Prologue To Sir Martin Marr-All.

A poem by John Dryden

Fools, which each man meets in his dish each day,
Are yet the great regalios of a play;
In which to poets you but just appear,
To prize that highest, which cost them so dear:
Fops in the town more easily will pass;
One story makes a statutable ass:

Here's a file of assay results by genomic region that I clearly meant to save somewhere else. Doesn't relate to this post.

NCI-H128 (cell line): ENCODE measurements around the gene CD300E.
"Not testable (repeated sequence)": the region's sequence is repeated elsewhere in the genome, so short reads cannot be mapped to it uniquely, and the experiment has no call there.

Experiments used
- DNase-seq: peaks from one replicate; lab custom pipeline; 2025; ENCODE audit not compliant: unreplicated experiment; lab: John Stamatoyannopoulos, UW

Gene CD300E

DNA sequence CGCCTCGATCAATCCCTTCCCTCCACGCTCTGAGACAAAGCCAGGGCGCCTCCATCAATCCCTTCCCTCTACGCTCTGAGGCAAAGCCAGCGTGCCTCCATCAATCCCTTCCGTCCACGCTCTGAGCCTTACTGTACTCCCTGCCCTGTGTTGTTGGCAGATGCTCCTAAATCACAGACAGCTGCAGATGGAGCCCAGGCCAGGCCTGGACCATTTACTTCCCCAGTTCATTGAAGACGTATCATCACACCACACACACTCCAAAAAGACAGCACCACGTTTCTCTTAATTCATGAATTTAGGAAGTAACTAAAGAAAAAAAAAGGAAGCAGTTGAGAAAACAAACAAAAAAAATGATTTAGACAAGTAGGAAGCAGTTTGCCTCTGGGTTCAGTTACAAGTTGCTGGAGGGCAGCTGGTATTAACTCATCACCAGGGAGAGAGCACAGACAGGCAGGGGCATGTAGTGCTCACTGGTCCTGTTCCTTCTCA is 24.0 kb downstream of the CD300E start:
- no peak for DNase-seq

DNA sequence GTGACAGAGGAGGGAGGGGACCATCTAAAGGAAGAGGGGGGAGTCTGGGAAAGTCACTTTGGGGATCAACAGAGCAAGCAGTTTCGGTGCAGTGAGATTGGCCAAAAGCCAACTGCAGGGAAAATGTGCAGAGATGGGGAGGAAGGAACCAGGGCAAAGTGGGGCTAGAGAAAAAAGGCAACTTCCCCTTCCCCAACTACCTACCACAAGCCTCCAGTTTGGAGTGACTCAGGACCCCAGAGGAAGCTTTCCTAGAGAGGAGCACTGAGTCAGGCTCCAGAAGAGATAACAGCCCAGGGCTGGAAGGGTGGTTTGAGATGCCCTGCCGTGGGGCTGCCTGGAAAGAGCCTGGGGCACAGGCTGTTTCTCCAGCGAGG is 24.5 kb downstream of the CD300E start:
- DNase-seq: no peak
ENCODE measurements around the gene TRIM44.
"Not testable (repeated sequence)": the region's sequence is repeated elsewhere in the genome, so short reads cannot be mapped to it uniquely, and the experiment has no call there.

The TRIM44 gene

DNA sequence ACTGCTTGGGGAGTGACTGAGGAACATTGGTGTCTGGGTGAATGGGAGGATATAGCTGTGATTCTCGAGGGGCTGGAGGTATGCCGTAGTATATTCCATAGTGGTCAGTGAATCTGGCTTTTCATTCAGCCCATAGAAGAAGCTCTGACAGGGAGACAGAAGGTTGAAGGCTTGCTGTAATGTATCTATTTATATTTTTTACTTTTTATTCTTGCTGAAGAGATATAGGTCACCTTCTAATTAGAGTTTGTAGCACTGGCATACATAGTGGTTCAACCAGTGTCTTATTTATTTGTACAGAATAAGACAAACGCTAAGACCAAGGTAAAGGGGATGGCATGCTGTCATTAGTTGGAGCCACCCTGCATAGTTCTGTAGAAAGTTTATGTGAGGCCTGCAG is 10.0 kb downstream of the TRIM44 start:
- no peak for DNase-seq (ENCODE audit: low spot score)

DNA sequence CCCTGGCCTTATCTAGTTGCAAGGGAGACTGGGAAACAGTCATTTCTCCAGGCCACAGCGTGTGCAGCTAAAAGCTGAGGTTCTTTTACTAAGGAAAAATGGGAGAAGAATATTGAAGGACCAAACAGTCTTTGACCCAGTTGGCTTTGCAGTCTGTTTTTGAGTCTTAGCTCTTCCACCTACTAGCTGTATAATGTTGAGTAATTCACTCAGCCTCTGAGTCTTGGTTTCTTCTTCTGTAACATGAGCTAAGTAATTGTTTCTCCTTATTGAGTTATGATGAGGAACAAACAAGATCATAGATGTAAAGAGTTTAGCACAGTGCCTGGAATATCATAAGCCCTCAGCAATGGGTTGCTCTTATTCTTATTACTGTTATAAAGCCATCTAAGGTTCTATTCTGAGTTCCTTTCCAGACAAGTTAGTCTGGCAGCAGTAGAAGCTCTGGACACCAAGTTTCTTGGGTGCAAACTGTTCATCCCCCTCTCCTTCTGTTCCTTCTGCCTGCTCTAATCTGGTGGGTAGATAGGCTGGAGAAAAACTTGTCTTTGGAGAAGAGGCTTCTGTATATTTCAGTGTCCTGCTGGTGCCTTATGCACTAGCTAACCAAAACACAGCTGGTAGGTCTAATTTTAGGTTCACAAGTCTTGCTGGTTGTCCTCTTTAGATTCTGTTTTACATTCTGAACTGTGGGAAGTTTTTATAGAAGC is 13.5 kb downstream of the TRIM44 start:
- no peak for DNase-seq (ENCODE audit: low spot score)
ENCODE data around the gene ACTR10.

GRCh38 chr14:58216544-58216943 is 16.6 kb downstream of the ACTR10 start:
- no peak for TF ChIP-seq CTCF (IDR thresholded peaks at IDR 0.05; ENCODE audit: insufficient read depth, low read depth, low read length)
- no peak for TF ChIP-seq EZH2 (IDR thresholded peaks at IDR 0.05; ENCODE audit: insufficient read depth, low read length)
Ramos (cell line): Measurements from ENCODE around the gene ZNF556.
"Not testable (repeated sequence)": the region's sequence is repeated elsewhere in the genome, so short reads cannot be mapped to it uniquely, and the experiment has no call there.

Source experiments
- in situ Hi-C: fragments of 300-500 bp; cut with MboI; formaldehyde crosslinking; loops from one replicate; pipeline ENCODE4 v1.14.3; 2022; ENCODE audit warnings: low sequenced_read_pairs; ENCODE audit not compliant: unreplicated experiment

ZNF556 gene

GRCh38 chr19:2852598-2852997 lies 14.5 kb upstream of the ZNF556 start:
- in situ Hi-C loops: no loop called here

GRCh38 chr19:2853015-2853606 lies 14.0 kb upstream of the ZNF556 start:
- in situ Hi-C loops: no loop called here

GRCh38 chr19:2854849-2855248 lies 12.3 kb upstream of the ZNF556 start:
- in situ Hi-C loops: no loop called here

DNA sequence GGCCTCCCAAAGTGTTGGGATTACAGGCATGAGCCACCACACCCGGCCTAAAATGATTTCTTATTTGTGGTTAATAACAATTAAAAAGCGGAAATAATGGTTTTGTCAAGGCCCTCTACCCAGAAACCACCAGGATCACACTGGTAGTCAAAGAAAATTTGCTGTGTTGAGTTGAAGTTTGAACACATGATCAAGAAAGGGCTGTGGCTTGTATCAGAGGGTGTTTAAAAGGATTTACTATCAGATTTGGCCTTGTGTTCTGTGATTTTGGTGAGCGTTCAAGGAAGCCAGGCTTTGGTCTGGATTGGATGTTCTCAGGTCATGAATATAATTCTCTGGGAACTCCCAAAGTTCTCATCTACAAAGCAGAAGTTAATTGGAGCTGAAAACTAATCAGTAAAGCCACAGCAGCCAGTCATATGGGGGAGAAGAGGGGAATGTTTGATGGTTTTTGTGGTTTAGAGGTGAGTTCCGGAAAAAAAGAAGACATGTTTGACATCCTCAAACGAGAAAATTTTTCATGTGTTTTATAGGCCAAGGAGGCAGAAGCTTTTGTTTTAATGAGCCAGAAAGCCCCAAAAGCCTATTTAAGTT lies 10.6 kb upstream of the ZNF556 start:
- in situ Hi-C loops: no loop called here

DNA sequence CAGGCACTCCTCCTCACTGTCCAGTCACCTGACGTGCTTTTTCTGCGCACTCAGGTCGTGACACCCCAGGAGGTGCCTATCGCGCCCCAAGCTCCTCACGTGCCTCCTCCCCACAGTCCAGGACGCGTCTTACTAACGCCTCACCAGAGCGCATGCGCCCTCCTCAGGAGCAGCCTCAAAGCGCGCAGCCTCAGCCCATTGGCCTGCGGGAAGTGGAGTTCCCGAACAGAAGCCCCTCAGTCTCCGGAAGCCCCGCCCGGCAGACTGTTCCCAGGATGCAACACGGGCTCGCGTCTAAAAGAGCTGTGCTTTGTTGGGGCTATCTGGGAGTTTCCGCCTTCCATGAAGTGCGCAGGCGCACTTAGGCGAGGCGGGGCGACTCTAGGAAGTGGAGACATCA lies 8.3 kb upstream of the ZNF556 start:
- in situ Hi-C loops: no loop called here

But such in plays must be much thicker sown,
Like yolks of eggs, a dozen beat to one.
Observing poets all their walks invade,
As men watch woodcocks gliding through a glade:
And when they have enough for comedy,
They stow their several bodies in a pie:
The poet's but the cook to fashion it,
For, gallants, you yourselves have found the wit.
To bid you welcome, would your bounty wrong;
None welcome those who bring their cheer along.

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